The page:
If Poniente erases the immigrant through displacement, Bwana suggests other, more vicious methods of erasure. Bwana suggests the doubleness of the foreign, as a Spanish family, stranded by the coast after their car breaks down, encounter an African on the beach and spend the night in his company, only to abandon him to attack and death by passing German neo-Nazis the next morning. In Bwana the fragmentation of the Spanish self is easy enough to detect: Uribe positions a working-class Spanish family opposite a newly arrived immigrant called Ombasi (Emilio Buale), whom they encounter as they (p.153) go to a deserted beach to pick cockles. But from the very beginning this family is fractious: the husband and wife squabble, the son is scared of his father, the daughter is violently car sick (spoiling her mother's dress in the process), and the family car breaks down. The family begins to fragment further when the wife, Dori (María Barranco), becomes attracted to Ombasi, and it is only brought together again through fear, the family fleeing as Ombasi is attacked by neo-Nazi thugs. Otherness thus develops along gendered as well as ethnic lines given Dori's attraction to the African other. The Spanish are shown as rather reductively inadequate and ignoble, in comparison to Ombasi, who acquires a moral stature that positions him as superior to the Spanish family. Such a positioning is dangerous as it means that Ombasi must be brought low in order to restore a status quo in which the Spanish are superior; and yet the Spanish are unable even to achieve this much, leaving Ombasi's destruction to foreign others. Uribe himself observes in retrospect of his own film: ‘No pasa de ser un cuento moral, con un mensaje social determinado. Con personajes miserables. Todos miserables, excepto el negro, que es al que se considera peligroso … Que es realmente el más digno de todos’ (It continues to be a moral story, with a fixed social message. With despicable characters. All despicable, except for the African, the one who is actually considered dangerous … Who is really the most noble of them all; Aguirresarobe 2004: 170: ellipsis in original). Not even the children escape Uribe's condemnation (ibid.: 171).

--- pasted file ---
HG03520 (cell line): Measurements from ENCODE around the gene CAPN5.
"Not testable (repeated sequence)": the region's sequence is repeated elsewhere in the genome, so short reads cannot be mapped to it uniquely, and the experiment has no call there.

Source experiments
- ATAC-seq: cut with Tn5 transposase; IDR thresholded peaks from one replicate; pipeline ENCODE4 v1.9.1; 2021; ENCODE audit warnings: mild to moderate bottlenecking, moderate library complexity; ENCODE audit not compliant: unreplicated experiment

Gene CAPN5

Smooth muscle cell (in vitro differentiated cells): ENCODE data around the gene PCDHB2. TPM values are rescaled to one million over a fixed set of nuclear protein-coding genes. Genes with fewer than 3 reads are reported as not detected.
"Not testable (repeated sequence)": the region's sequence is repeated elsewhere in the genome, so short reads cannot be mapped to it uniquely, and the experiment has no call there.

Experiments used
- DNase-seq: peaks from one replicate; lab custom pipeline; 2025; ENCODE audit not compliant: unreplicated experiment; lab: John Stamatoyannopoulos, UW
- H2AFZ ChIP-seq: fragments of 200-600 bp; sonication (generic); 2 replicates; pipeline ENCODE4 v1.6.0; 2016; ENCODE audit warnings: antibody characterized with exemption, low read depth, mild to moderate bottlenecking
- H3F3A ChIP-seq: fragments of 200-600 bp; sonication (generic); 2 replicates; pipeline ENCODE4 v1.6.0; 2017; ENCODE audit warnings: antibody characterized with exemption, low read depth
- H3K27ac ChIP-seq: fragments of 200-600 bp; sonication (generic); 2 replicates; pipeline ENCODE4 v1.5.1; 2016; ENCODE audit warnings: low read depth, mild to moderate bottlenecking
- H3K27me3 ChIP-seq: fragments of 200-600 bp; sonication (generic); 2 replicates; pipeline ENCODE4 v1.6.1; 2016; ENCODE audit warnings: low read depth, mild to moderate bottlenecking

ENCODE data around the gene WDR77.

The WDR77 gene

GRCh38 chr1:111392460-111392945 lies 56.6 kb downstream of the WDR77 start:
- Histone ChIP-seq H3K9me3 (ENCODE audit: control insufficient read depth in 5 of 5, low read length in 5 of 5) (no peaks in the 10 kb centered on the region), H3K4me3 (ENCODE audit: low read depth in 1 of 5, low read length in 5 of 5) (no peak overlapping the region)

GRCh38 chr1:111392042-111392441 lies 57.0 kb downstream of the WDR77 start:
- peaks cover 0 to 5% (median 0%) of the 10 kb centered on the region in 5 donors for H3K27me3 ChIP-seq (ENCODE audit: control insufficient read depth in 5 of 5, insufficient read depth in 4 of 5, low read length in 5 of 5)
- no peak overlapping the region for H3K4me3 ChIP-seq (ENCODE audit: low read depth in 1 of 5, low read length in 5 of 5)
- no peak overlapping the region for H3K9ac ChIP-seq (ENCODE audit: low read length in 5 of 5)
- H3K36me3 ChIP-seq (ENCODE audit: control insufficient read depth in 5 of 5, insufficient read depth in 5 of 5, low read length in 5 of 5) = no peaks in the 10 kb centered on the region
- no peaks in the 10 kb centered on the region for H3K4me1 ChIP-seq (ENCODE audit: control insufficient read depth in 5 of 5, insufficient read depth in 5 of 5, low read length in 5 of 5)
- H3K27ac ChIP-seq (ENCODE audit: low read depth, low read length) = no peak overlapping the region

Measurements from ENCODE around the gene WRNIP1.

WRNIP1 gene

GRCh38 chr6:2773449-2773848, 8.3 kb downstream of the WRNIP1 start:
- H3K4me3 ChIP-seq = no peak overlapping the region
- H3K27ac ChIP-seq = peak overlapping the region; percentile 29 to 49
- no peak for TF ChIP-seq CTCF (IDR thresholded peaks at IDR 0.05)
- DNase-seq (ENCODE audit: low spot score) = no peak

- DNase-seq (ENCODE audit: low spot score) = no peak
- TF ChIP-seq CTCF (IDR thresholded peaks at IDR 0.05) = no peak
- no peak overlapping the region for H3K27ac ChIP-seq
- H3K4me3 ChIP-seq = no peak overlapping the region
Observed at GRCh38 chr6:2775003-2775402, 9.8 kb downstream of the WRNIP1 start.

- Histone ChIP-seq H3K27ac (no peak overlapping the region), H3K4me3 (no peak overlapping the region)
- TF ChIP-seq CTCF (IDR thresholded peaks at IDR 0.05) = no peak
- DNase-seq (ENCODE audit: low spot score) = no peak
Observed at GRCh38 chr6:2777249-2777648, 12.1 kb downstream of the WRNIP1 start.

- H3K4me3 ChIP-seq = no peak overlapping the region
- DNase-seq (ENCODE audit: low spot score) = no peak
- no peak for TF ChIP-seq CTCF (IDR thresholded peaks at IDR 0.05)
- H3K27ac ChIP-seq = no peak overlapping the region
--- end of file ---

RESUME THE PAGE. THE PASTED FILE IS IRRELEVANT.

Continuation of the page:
The beach that forms the central space of Bwana is explicitly and sometimes problematically marked as a place of pleasure. It is on one level an extension of the spaces the family have used for leisure purposes and is more specifically a chance to indulge in cockle-picking. The beach also offers the opportunity to swim, although while both Ombasi and Dori enjoy their naked bathe together the latter's family look on in horror. But it can also be a potentially hostile space in which basic functions such as urination prove uncomfortable and embarrassing. And from an early stage the beach is marked with death, long before the climactic scenes of violence. When the Spanish arrive Ombasi is on the beach watching over his dead friend, buried in the sand, who apparently drowned in the voyage to Spain that Ombasi himself has survived. This coincides with the link of the beach of Poniente with death: it was the place where Lucía's daughter Angela drowned, an event that seemed to have compelled her flight from home to Madrid. In the latter film, a fiesta on the beach where Lucía and Curro eat and dance together with the Moroccans induces a mood of happiness. But at the end of this sequence we cut briefly to Said (Marouane Mribti), prevented from renting a home of his own because of his ethnic origin, and who is thought to be a troublemaker, and then immediately after this we cut to the beach bathed in a blood-red sunset, a clear clue to the violence and death to come. In Bwana, however, death is literally made a part of the beach as Ombasi buries his dead (p.154) friend in the sand, and later imagines the wind blowing the sand off to allow the friend to rise again and warn him in his dreams of the dangers of the white man.